Fujifilm has taken the wraps off the GFX100 II medium format camera, a successor to the original GFX100 launched back in 2019. It carries the same 102-megapixel resolution of the original model, but has a new sensor and processor that delivers faster shooting speeds, improved autofocus, full-sensor 4K (and even 8K) video and a lot more. At the same time, it's more like the GFX100S in terms of size and price.
Where the GFX100 was gigantic in size due to the built-in battery grip, the GFX100 II has separated those two things, so the camera body alone is considerably smaller (the grip is sold separately for $500). It has a new 9.44 million-dot electronic viewfinder (EVF), the highest in the industry, that's removable as before. That allows the use of an optional $569 tilt adapter that makes low-angle shooting easier. The rear touch display tilts up, down and a bit to the side, but doesn't flip out (sorry, rich vloggers).
With the latest X-Processor borrowed from the X-H2S and X-H2 cameras, the GFX100 II can shoot at 8fps (up from 5fps before), pretty darn fast for a medium format (43.8 x 32.9mm) sensor camera. It now comes with subject-detection autofocus with face/eye detection, and can also track animals, birds, vehicles and other fast-moving subjects like insects and drones — both for photos and video.
The body looks more like the X-H2/X-H2S than other X-series cameras, with just a single mode dial and a large LCD display on top. It offers 5-axis in-body stabilization with up to 8-stops of shake reduction. In terms of storage, it supports dual cards with one CFexpress Type B and one SD UHS-II slot — and you can also capture video to an external SSD via the USB-C port. Other features include headphone/mic ports, a full-sized HDMI port and an ethernet port. It even supports timecode jamming for video via the Atomos AirGlu BT.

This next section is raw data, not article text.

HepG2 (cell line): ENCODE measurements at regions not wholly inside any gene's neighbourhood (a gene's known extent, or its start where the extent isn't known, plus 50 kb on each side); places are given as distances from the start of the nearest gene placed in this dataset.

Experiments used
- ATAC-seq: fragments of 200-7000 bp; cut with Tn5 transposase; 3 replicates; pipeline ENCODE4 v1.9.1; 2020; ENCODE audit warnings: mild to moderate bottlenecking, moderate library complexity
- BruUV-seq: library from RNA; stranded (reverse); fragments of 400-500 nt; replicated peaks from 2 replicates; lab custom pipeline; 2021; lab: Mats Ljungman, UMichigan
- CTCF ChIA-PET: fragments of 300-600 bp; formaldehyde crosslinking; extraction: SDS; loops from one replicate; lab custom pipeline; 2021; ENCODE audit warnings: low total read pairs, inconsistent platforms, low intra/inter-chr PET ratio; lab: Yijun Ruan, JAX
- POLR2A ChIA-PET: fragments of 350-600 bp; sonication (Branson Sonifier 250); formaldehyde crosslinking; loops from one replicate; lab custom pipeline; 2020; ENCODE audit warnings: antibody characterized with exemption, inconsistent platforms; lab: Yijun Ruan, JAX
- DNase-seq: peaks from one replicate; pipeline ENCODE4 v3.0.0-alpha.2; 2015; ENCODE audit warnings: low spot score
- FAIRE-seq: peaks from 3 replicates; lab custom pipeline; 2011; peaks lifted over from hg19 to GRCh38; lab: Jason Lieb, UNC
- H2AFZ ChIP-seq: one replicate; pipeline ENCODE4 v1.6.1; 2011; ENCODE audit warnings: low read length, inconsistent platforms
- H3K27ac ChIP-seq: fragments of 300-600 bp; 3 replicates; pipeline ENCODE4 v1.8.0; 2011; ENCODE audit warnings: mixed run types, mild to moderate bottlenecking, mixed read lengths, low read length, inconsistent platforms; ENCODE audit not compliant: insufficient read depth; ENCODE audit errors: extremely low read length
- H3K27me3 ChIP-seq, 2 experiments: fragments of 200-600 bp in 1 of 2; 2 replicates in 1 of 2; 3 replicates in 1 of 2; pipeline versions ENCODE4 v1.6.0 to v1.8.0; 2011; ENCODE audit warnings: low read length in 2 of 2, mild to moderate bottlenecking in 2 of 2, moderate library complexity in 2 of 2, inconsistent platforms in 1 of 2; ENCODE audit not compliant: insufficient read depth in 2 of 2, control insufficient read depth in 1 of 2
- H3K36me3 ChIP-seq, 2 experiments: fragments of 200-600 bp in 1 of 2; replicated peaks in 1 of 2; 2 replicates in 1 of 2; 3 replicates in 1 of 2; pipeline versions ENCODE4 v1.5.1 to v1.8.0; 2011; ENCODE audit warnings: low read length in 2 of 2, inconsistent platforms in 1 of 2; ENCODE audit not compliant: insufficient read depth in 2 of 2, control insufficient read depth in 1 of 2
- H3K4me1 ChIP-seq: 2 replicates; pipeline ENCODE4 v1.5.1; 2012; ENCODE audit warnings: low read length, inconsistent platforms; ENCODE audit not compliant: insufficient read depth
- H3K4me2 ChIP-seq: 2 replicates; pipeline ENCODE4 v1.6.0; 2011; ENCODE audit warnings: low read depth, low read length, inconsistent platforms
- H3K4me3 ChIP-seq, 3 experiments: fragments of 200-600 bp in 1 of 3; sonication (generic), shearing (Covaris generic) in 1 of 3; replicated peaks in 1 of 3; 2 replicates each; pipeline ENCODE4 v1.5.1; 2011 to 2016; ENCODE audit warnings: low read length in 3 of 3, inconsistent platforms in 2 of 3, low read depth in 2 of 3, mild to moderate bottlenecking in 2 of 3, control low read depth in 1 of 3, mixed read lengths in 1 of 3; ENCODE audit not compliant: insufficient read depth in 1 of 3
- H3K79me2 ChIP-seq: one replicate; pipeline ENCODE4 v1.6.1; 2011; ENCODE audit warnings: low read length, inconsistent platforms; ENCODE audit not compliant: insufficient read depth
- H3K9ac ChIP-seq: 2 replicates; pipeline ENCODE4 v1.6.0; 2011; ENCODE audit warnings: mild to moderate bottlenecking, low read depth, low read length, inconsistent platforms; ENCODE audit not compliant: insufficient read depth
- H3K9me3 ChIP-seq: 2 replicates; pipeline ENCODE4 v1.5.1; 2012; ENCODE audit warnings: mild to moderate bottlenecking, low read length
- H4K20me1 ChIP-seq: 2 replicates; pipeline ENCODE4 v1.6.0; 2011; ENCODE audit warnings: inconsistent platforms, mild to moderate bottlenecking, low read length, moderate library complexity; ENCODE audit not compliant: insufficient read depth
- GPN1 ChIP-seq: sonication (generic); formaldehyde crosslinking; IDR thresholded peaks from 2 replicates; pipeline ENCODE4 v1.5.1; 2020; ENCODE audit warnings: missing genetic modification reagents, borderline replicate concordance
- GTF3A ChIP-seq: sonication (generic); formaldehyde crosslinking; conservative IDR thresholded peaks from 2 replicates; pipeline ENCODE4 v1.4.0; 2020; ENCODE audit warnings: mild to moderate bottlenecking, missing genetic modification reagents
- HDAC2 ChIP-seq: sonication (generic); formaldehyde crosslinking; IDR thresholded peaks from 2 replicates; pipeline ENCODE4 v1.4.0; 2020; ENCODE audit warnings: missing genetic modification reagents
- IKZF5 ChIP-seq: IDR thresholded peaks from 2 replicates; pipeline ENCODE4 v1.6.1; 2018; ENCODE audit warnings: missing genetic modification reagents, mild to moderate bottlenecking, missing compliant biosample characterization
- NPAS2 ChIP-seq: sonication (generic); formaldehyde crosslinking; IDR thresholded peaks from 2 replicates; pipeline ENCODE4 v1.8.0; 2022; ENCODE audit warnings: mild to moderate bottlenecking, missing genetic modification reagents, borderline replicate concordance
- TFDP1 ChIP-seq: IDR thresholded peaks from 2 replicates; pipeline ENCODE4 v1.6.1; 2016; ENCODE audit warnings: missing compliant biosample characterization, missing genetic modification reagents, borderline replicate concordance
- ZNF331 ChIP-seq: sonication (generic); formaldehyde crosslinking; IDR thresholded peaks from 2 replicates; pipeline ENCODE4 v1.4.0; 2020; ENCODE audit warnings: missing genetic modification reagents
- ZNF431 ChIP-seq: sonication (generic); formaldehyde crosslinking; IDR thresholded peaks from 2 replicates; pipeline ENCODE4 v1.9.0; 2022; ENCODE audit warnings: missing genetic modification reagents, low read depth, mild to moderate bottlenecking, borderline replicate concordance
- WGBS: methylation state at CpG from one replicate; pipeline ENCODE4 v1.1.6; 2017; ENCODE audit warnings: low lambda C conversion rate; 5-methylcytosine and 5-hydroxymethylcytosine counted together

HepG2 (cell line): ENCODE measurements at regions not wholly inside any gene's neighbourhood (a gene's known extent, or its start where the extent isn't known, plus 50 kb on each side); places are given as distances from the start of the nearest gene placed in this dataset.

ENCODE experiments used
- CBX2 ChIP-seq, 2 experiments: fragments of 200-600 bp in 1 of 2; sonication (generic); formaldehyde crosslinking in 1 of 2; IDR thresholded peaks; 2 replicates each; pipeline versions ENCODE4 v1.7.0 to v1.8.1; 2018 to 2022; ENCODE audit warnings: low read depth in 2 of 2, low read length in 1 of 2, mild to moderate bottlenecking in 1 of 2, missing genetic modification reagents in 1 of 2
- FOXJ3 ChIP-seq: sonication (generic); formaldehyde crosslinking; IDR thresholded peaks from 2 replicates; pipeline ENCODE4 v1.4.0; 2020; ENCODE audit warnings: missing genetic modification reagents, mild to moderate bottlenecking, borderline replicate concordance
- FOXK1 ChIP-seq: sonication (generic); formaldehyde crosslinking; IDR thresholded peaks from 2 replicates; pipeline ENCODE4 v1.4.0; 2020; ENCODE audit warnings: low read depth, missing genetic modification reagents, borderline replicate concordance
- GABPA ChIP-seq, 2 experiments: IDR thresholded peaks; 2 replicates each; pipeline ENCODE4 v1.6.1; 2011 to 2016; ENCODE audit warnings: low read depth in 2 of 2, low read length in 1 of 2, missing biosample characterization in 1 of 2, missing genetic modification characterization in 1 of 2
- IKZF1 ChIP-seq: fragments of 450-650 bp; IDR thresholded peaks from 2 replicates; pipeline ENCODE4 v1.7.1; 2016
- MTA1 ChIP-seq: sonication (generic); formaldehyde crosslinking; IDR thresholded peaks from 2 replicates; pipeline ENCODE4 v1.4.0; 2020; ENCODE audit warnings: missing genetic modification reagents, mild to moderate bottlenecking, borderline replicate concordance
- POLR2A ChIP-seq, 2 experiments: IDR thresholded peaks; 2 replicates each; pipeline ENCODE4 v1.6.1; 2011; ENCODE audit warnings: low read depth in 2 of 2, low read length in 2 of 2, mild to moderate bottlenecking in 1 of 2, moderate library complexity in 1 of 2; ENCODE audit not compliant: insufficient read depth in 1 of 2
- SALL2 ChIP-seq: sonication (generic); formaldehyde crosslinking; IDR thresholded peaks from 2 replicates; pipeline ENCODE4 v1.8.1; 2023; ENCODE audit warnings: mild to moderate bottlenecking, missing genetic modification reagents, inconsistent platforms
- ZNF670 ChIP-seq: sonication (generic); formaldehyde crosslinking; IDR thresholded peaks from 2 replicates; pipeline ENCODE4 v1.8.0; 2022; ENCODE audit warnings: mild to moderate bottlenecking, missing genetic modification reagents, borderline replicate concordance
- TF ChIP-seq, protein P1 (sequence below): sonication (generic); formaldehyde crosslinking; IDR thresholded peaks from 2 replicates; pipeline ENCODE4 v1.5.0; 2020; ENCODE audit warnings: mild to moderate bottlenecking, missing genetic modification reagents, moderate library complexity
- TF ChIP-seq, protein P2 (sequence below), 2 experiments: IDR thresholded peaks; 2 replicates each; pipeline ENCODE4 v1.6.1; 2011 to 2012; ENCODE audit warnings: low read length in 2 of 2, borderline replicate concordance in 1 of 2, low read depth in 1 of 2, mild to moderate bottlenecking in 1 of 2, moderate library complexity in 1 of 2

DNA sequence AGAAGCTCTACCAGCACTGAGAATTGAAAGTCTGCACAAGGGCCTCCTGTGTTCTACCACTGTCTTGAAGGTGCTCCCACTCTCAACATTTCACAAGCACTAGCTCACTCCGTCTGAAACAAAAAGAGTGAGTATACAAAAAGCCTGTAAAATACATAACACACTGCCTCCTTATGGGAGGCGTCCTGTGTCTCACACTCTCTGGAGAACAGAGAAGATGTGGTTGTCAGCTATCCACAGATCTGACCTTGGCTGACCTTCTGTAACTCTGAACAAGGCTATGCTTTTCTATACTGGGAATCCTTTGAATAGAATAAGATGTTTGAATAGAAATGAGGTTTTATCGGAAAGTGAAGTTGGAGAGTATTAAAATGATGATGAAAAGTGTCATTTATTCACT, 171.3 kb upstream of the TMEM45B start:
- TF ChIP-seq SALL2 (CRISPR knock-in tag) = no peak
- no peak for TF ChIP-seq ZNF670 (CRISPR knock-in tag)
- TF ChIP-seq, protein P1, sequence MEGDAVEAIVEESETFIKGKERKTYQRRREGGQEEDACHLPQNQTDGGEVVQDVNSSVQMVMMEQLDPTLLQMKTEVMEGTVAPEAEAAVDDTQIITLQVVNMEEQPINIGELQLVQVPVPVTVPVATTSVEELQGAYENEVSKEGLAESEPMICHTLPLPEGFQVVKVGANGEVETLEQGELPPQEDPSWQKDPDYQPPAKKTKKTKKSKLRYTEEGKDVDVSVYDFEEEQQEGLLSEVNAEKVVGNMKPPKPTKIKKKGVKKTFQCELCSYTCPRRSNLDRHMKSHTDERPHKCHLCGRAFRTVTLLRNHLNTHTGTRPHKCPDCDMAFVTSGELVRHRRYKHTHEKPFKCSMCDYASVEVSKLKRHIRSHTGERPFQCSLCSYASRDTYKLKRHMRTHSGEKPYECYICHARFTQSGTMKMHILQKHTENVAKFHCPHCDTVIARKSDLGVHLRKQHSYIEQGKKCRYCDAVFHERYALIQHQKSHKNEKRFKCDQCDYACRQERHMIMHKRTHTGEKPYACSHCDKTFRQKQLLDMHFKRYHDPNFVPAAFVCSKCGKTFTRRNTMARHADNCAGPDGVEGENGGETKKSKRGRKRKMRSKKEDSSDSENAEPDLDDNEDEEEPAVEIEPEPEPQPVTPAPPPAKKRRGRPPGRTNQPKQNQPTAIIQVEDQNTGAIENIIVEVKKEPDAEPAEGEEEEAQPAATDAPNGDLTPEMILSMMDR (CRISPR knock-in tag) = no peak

If you want to shoot video with a nearly 70mm-sized frame, the GFX100 II can do that impressively well also. It supports 4K at up to 60p using the full width of the sensor, and even keeps rolling shutter to a reasonable level — likely via line skipping or pixel binning. There's even an 8K mode, albeit with a 1.53 times crop, that reads the sensor pixel-for-pixel with some upscaling. On top of 8K, UHD and 4K DCI modes, it can shoot anamorphic video at up to 4.8K.
It can record Apple ProRes vide in three formats (422 HQ, 422 and 422 LT), along with H.264 and ProRes 422 proxy files. The higher-quality codecs require CFexpress Type B or USB SSD capture.
Fujifilm clearly thinks that pros will use the GFX100 II for video, as it offers waveform and vectorscope overlays to help nail exposure. It has front and rear tally lamps, the ability to use fractional shutter speeds to avoid flicker and an optional fan accessory that allows for unlimited 4K/60p recording times. And as mentioned, it supports timecode sync and jamming, so it can work in a multi-camera shooting environment. On top of all that, it supports up to four channels of audio.
Along with the camera, Fujifilm introduced a new $2,300 55mm f/1.7R WR lens (44mm equivalent in full-frame terms), along with two tilt-shift 30mm and 110mm lenses for architectural an artistic shooting ($4,000 and $3,500 respectively). The GFX100 II launches in "early fall 2023 for $7,500, compared to $6,000 for the GFX100S and $10,000 for the GFX 100.